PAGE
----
Coconut, by Kopano Matlwa

Topics: Human skin color, Color, White Pages: 5 (1720 words) Published: May 19, 2013
Marcel Hamman2009096286
ENG31401 March 2013
Hair, skin, eyes, the nose, or whatever else parts of the body are all used to portray a site of struggle in the novel “Coconut” by Kopano Matlwa. It is clear that identity is used in coherence with appearance. As detailed in the novel we as mere humans judge each other on the surface based merely on skin colour or even the accents we use when speaking. This causes the need for a change of appearance by the two main characters we encounter throughout this novel, namely Ofilwe and Fikile. Both characters, especially Fikile, in some way try to deny their heritage and focus on using the English language or changing their appearance in order to acquire a greater sense of superiority. During this essay I will be focussing on the need for a change of appearance associated with the pursuit of a more superior and successful self.

According to the article “Identity and the Body”, by Susie O’Brien and ImreSzeman, we can identify two points of view concerning identity. From an essentialist theoretical perspective identity can be seen as “a fundamental, unchanging core of meaning that precedes and transcends culture and politics” (O’Brien and Szeman, 2010: 184). The novel “Coconut” however is rather focussing on the social constructivist theory that attempts to “emphasize the cultural and political circumstances in which identities are produced” (O’Brien and Szeman, 2010: 184). This article continues to portray the “categories of gender, sexual orientation and race as markers of identity and social power” (O’Brien and Szeman, 2010: 185). However during the novel the human body is used to represent the same idea by describing how a change in appearance can be thought to acquire greater social power and superiority.

Hair comes through as a powerful image describing the struggle between suppression and superiority. On the first page of the novel Ofilwe is describing a little black girl’s braids by using adjectives such as plastic, shiny and cheap (Matlwa, 2012: 1). This immediately demotes the black girl’s character as being inferior. In contrast a white girl named Kate Jones is said by Ofilwe to have “the most beautiful hair I had ever seen” (Matlwa, 2012: 1). This places Kate Jones on a more socially powerful level than her non-white peers. It is even stated that some of the black girls would even do Kate favours just to experience a touch of her hair.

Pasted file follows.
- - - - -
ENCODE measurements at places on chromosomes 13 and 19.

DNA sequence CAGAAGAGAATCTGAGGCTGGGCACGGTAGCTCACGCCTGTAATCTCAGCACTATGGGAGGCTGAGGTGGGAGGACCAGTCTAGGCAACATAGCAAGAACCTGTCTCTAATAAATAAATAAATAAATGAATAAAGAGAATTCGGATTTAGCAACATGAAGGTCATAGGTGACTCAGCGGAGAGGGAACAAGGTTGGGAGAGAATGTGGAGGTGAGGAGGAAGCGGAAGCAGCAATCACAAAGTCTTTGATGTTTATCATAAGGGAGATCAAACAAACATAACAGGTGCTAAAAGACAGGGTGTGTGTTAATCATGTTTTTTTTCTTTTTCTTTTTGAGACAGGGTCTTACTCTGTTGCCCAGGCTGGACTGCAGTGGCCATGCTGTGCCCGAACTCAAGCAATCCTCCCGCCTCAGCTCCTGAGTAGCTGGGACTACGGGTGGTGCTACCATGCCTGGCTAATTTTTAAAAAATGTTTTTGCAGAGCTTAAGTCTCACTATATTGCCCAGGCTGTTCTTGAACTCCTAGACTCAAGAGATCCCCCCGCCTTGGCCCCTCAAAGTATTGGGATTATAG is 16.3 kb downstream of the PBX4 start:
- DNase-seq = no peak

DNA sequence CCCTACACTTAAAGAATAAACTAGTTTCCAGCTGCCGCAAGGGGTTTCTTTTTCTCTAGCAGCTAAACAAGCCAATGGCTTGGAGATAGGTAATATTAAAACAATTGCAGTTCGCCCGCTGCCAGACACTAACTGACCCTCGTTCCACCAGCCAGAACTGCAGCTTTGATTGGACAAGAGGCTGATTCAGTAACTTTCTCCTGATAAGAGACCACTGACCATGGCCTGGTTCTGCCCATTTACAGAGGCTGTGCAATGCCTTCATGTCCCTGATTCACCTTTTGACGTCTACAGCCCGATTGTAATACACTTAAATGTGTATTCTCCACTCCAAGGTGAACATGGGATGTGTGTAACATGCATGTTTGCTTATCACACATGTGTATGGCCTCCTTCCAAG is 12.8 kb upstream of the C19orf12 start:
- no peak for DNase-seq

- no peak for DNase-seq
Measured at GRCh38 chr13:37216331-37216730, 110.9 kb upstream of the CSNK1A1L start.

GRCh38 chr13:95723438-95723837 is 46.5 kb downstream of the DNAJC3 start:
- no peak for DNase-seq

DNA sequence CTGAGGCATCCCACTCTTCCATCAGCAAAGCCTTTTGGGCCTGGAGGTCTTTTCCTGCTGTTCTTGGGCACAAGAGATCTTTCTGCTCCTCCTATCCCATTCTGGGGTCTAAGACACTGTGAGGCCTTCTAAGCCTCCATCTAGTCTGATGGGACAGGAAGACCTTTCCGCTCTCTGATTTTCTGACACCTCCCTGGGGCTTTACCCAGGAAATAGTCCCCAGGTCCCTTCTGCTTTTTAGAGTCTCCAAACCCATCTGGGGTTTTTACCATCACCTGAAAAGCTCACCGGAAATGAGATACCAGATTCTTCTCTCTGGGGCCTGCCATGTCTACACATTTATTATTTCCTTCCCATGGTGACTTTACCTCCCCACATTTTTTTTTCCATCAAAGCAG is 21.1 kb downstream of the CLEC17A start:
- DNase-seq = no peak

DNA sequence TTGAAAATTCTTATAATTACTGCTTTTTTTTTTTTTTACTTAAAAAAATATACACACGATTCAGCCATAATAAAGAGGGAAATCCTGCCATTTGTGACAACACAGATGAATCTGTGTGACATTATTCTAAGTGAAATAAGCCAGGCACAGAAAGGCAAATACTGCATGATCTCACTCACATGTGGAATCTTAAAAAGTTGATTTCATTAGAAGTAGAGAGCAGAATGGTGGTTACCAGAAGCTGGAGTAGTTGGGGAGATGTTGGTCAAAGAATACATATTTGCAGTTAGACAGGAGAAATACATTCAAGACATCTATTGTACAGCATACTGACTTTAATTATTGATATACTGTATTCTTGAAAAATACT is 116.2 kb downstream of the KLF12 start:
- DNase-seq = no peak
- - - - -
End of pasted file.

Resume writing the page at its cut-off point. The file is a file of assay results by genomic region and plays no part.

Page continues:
With this idea in her subconscious, Ofilwe prefers to endure the pain of straightening her hair just to get rid of every last curl. This is of course done in an attempt to have straight hair like her white peers, thus placing them on a higher socially powerful level than herself. The pain encountered during the straightening of her hair is also emphasised by the repetition “Burn. Burning.Burnt.” (Matlwa, 2012: 3).

In the second part of the novel we find that Fikile has caramel-blonde hair extensions. This, in coherence with her Lemon Light skin-lightener cream, sunscreen, eyeliner, mascara, eye-shadow, etc. (Matlwa, 2012: 117) shows how Fikile is willing to change her identity to obtain a greater sense of whiteness, which she associates with success and wealth. This assumption is also emphasised where Mrs Zola asks Fikile what she wants to be when she grows up. Fikile replies with the answer “White” (Matlwa, 2012: 135).

Fikile also describes her emerald green contact lenses as being her most expensive possession (Matlwa, 2012: 117). In this sense we find Fikile going to the extent of changing her eye colour to modify her appearance and move closer towards a greater sense of whiteness. So in effect when looking into a mirror she will see a brown girl with green eyes moving closer to what she calls “Project Infinity”. By wearing the contact lenses Fikile is also literally altering her view on life.

But what I found particularly interesting is the possible reasoning of why the contact lenses she uses is specifically...

Bibliography: * O’Brien, S. & Szeman, I. 2010. Popular Culture: A User’s Guide. Toronto: Nelson. p. 183-217.
* Matlwa, K. 2012. Coconut. Cape Town: Jacana.
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